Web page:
Plaintiff argues first that the Commission erred by failing to find that her accident occurred while she was engaged in a “special errand” for her employer. We disagree.
    “The general rule in this state is that an injury by accident occurring while an employee travels to and from work is not one that arises out of or in the course of employment. This is known as the 'coming and going' rule.” Royster v. Culp, Inc., 343 N.C. 279, 281, 470 S.E.2d 30, 31 (1996) (citation omitted). In the instant case it is undisputed that plaintiff was traveling home at the time of her injury. Plaintiff contends, however, that the accident falls within the “special errand” exception to the “coming and going rule.” “Under the 'special errand' exception, an injury caused by a highway accident is compensable if the employee at the time of the accident is acting in the course of his employment and in the performance of some duty, errand, or mission thereto.” Royster v. Culp, Inc., 343 N.C. 279, 283, 470 S.E.2d 30, 32 (1996) (citing Powers v. Lady's Funeral Home, 306 N.C. 728, 295 S.E.2d 473 (1982)). “Professor Larson has summarized the 'special errand' rule as follows:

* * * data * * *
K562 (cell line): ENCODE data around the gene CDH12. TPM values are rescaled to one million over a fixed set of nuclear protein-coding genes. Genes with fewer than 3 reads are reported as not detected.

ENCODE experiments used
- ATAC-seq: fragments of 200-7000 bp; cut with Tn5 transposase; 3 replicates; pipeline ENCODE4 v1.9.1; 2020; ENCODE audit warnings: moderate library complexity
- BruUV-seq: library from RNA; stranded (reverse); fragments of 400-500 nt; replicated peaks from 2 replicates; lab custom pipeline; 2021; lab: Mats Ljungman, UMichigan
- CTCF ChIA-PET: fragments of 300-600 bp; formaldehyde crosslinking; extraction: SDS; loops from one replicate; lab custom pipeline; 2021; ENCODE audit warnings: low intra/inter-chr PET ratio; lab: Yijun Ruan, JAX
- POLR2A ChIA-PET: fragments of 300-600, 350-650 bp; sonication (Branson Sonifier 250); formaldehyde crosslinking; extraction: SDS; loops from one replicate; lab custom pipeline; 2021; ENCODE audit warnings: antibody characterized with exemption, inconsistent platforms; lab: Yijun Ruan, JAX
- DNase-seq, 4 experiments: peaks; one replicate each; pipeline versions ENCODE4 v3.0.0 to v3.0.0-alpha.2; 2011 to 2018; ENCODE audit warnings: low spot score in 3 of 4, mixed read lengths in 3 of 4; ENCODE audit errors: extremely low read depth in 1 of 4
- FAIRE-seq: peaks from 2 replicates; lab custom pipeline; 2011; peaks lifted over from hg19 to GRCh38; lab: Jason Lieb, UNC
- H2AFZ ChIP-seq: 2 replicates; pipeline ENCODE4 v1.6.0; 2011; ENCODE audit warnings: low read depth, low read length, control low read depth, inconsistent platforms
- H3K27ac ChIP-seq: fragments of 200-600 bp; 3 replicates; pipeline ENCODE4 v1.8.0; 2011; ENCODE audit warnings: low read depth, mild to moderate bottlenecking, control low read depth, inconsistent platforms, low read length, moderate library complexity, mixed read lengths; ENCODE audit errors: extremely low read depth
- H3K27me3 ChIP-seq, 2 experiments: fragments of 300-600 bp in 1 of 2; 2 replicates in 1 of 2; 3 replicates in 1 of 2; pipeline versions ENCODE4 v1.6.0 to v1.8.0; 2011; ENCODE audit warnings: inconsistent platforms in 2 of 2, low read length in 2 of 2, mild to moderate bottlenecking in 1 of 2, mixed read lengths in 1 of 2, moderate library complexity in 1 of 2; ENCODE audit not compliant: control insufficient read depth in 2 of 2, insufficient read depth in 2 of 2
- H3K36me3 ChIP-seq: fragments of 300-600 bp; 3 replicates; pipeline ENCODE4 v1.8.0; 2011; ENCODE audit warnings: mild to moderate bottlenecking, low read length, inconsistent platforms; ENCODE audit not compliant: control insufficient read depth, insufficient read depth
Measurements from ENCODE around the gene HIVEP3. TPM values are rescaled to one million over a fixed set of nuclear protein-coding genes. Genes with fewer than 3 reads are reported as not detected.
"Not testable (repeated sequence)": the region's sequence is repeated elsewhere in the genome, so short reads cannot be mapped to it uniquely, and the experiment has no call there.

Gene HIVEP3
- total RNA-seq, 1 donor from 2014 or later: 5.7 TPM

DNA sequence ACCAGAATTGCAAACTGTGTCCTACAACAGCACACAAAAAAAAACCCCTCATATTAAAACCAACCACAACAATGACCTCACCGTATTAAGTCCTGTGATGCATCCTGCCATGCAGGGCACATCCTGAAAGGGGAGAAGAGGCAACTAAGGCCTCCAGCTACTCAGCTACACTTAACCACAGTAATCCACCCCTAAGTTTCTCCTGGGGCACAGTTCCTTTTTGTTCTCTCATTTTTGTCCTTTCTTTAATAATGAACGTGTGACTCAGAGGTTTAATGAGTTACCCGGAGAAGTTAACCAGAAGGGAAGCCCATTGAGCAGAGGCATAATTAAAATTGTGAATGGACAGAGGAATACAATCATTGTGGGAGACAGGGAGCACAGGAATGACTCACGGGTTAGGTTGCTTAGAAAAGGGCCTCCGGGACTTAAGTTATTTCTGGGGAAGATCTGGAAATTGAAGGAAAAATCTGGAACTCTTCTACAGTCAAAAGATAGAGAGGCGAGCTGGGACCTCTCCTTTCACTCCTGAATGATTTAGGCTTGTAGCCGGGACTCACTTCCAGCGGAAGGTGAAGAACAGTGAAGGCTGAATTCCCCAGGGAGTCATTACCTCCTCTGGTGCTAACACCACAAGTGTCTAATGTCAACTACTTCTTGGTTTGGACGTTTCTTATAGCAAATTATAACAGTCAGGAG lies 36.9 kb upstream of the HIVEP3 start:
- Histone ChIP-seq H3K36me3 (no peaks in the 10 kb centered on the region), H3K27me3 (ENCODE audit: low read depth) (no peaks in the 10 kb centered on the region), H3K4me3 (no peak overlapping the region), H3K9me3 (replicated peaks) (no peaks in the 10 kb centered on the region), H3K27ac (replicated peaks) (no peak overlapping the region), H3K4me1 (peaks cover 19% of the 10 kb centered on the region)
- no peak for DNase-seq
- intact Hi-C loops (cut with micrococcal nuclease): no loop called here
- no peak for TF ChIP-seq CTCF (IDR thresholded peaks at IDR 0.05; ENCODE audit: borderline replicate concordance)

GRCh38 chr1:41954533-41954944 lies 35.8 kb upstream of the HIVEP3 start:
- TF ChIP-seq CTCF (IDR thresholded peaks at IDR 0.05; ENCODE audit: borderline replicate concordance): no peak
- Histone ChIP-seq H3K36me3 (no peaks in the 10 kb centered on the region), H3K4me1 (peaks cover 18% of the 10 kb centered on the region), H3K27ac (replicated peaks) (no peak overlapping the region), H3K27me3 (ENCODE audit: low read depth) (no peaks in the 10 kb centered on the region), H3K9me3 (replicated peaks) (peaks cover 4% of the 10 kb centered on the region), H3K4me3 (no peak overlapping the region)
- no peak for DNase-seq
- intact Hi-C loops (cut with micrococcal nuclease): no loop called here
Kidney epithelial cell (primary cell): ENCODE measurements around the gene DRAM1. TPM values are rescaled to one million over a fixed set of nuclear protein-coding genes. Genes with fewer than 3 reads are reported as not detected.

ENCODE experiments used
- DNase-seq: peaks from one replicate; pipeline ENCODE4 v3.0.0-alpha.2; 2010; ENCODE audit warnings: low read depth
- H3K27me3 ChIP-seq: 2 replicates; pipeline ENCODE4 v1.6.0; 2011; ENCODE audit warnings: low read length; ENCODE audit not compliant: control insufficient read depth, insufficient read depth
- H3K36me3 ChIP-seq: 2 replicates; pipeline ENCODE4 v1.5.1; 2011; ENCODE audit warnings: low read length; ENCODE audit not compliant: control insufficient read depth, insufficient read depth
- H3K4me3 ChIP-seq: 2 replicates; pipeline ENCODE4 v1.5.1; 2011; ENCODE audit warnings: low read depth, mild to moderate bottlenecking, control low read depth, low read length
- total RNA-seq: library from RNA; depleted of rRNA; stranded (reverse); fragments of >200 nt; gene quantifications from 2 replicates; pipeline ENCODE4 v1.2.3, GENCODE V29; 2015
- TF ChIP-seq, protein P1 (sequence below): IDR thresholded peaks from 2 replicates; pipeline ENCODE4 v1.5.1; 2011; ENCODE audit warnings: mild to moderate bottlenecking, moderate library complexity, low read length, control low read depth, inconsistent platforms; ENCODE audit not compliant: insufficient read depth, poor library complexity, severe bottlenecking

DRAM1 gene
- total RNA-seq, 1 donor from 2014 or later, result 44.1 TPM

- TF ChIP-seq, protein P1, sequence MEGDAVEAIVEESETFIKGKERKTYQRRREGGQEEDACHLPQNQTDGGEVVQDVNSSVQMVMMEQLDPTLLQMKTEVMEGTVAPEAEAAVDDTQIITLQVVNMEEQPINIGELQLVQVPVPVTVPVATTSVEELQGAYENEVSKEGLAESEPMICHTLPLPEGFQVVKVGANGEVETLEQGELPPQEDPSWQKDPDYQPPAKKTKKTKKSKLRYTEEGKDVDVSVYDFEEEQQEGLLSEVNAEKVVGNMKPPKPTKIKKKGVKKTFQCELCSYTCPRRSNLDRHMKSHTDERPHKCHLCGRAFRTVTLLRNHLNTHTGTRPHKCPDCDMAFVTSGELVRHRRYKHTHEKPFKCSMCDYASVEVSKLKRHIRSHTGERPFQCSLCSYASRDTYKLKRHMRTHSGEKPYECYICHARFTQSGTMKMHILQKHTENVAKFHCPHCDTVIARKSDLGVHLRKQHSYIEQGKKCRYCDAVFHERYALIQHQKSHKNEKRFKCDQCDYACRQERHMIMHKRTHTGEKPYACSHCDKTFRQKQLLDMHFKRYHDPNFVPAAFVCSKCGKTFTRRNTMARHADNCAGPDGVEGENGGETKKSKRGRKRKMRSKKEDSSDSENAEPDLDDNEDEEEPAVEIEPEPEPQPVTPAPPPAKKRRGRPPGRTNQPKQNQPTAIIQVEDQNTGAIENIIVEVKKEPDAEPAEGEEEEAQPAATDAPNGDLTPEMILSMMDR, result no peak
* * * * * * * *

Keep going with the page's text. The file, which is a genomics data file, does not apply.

When an employee, having identifiable time and space limits on his employment, makes an off-premises journey which would normally not be covered [due to] the usual going and coming rule, the journey may be brought within the course of employment by the fact that the trouble and time of making the journey, or the special inconvenience, hazard, or urgency of making it in the particular circumstances, is itself sufficiently substantial to be viewed as an integral part of the service itself.